Gilgamesh: how rulers enter into legends

Every person who has left a significant mark in the history of their people is idealized over time and endowed with some noble traits, often not even peculiar to them. Moreover, the more time passes from the moment of his activity, the more incredible and majestic these actions seem. Sometimes it happens that this figure is endowed with absolutely incredible, almost divine features, turning from a historical figure into a legendary one.

The first of these rulers was the Sumerian king, the founder of the First Dynasty of Uruk, Gilgamesh, who ruled in the 26th century BC. Undoubtedly, there were personalities before him whose activities were deified, for example, Narmer, who united Egypt, but it was the cult of Gilgamesh that was the first in which the exaltation of the wonderful qualities of the hero acquired a truly universal scale.

And besides, what is left of almost all the rulers of that time? A couple of artifacts and several bas-reliefs describe their exploits. The deeds of Gilgamesh are described in six cuneiform epics, each with hundreds of lines, telling in detail about everything that happened to the main character.

Some researchers believe that the “complete set” of works about Gilgamesh surpasses the Iliad and the Odyssey combined. But here, we must understand that in the works of Homer, dozens, if not hundreds of people are described, and in the books about Gilgamesh, the main character is one…

One of the most interesting facts related to these works is that they were written not after the life of the main character, but practically during it, that is, myths about the ruler were composed during his lifetime. What Gilgamesh do during his achievements, conquests, and wanderings! He captures countries, defeats giants, has affairs with goddesses, searches for the secret of immortality, saves the Earth from the flood, and much more.

Who was this man, and why did his actions find such a lively response in the hearts of the chroniclers that they had to create a whole cult of Gilgamesh’s personality?

Let’s start with the political situation of that period. Ancient Mesopotamia consisted of about four dozen independent cities located in the plains of two rivers – the Tigris and Euphrates. Cities traded and fought wars with each other. There was no question of any common state: each city was controlled by one family or clan, and the owners looked down on other cities and clans.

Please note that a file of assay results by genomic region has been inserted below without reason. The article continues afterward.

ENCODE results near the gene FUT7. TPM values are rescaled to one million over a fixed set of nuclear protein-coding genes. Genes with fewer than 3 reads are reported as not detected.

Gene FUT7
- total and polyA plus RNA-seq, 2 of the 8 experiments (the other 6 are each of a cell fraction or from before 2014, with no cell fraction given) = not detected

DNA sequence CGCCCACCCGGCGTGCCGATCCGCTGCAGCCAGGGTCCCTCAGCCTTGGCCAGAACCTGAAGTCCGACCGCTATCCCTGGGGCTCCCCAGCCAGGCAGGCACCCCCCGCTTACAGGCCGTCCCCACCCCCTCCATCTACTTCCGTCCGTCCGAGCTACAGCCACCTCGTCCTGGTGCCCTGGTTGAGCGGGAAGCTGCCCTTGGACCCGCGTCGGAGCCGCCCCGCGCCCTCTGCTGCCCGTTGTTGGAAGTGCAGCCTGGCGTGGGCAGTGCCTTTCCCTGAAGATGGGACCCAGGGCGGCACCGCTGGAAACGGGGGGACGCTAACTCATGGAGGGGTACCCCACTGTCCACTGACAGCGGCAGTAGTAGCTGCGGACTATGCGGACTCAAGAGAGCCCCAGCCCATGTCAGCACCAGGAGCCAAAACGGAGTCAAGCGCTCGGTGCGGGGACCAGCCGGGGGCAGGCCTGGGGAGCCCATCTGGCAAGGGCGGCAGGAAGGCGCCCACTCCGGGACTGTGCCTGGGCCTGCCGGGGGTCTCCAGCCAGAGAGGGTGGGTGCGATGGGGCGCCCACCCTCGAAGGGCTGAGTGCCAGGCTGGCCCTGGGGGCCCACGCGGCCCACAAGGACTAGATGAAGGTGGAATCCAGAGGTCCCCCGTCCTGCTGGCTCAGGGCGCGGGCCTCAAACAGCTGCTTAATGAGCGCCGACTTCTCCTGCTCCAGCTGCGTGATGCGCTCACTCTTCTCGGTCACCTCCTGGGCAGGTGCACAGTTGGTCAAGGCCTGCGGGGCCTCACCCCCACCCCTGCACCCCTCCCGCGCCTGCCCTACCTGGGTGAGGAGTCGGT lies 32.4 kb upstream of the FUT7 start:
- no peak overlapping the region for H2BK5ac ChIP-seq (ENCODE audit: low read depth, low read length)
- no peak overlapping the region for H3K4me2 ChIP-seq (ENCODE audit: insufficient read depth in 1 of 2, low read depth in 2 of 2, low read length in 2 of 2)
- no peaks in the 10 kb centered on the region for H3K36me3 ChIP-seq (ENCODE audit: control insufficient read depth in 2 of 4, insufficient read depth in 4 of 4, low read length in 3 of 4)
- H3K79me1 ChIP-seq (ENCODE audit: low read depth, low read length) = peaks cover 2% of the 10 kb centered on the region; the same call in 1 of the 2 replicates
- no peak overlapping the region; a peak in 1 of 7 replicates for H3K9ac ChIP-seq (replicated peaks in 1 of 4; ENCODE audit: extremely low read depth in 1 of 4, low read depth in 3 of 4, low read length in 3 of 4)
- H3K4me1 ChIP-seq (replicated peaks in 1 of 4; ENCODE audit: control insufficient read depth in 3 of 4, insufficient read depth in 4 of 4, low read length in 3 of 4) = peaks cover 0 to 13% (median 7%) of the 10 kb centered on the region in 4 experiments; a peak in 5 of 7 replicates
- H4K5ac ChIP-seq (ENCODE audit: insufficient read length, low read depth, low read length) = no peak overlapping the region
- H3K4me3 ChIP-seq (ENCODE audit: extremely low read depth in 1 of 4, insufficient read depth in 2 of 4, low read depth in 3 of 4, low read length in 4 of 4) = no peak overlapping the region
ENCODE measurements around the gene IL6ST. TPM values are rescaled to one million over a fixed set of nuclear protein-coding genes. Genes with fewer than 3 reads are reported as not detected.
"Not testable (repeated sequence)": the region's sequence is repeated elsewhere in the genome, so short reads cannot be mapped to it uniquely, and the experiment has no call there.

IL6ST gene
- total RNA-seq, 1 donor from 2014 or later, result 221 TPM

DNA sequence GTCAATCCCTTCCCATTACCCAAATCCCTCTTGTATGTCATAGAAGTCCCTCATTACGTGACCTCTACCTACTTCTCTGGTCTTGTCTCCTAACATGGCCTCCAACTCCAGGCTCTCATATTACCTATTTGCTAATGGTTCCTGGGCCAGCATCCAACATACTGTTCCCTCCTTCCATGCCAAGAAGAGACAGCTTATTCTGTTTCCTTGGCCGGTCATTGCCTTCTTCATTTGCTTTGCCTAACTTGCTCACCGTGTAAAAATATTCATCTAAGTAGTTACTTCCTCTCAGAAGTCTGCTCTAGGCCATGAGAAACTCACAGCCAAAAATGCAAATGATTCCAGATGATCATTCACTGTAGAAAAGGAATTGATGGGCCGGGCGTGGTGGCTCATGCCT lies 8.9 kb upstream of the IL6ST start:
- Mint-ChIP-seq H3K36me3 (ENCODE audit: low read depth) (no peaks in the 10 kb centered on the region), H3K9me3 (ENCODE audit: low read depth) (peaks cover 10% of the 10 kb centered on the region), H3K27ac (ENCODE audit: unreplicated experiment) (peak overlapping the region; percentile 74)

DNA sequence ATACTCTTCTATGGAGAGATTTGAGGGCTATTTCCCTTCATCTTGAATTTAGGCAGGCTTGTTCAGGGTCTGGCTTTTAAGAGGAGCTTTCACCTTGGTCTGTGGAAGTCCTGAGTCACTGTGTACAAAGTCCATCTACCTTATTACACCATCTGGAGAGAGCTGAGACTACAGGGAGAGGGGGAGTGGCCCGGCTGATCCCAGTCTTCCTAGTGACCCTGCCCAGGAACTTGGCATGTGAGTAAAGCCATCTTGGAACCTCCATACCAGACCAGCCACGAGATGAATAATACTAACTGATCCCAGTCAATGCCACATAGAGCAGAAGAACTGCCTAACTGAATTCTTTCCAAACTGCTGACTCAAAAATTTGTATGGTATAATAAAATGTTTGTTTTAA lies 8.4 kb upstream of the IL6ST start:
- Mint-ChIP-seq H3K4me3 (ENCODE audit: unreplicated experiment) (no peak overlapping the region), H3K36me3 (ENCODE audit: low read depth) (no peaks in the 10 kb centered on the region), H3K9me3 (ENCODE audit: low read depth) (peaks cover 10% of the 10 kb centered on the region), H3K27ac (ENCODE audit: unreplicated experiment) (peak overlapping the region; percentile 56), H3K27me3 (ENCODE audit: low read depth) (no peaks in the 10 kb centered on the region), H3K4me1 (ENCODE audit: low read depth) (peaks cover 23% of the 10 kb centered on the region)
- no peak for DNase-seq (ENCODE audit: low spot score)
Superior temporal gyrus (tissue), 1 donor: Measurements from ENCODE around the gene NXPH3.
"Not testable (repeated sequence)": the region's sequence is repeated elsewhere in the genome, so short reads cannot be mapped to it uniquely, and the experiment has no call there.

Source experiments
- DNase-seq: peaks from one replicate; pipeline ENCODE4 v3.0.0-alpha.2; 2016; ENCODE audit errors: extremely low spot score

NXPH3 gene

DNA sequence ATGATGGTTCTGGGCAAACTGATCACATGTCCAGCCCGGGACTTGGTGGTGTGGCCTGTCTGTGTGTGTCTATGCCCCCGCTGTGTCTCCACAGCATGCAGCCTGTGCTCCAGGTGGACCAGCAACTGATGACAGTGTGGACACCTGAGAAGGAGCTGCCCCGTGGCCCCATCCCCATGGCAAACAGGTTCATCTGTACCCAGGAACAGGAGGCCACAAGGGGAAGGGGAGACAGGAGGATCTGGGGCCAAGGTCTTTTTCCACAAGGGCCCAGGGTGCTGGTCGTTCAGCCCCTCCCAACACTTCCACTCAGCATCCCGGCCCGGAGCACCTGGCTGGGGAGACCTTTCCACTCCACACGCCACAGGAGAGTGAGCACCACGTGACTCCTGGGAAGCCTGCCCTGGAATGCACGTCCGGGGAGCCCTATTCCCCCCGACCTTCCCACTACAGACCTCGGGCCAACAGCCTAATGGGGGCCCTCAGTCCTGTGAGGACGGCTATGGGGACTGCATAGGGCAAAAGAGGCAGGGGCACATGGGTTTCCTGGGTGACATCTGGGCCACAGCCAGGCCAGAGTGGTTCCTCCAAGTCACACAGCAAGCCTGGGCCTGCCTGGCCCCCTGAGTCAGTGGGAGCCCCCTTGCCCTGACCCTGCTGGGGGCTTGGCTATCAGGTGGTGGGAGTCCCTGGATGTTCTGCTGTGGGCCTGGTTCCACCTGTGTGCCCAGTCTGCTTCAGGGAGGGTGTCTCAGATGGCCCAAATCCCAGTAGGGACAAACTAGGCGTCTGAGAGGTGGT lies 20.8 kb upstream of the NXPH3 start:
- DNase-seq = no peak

Every now and then, one of these forty cities intercepted the “palm” in trade, somehow forcing the main cargo flows to pass through it, but it did not come to some kind of administrative subordination of cities to each other. At the time of Gilgamesh’s appearance on the political scene, the “main” city of Mesopotamia, more precisely, its trading center, was Kish.

Gilgamesh himself was the son of a simple shepherd. More precisely, not a simple one. His father, Lugalbanda, was indeed a shepherd at the beginning of his career. However, he understood the recipe for success in time and went into the service of the priests of Kulaba. As a result, after some time, Lugalbanda himself becomes the high priest. Having removed all competitors along the religious line, he proclaims himself, no less, the “god of shepherds”, and makes his wife, Nesun, the “goddess of pastures”.

How a simple shepherd managed to do such a thing is a mystery, however, it is difficult to deny this fact, since supported by the authority of his father, Gilgamesh becomes the lugal (military leader) of the city of Uruk.

By the way, the first book about Gilgamesh, describing his actions as lugal Uruk, is devoid of any supernatural events. It describes how Gilgamesh confronts the army of Kish, who tried to force the inhabitants of Uruk to give them slaves to build a canal. The elders of the city decided to give slaves to the Chinese, however, Gilgamesh, supported by the people, refused. As a result, he defeats the army of Kish, and, returning to his city as a winner, very quickly becomes its rightful owner. Agga, the king of Kish, left without an army, gives Uruk autonomy, and Gilgamesh begins to conduct his own policy.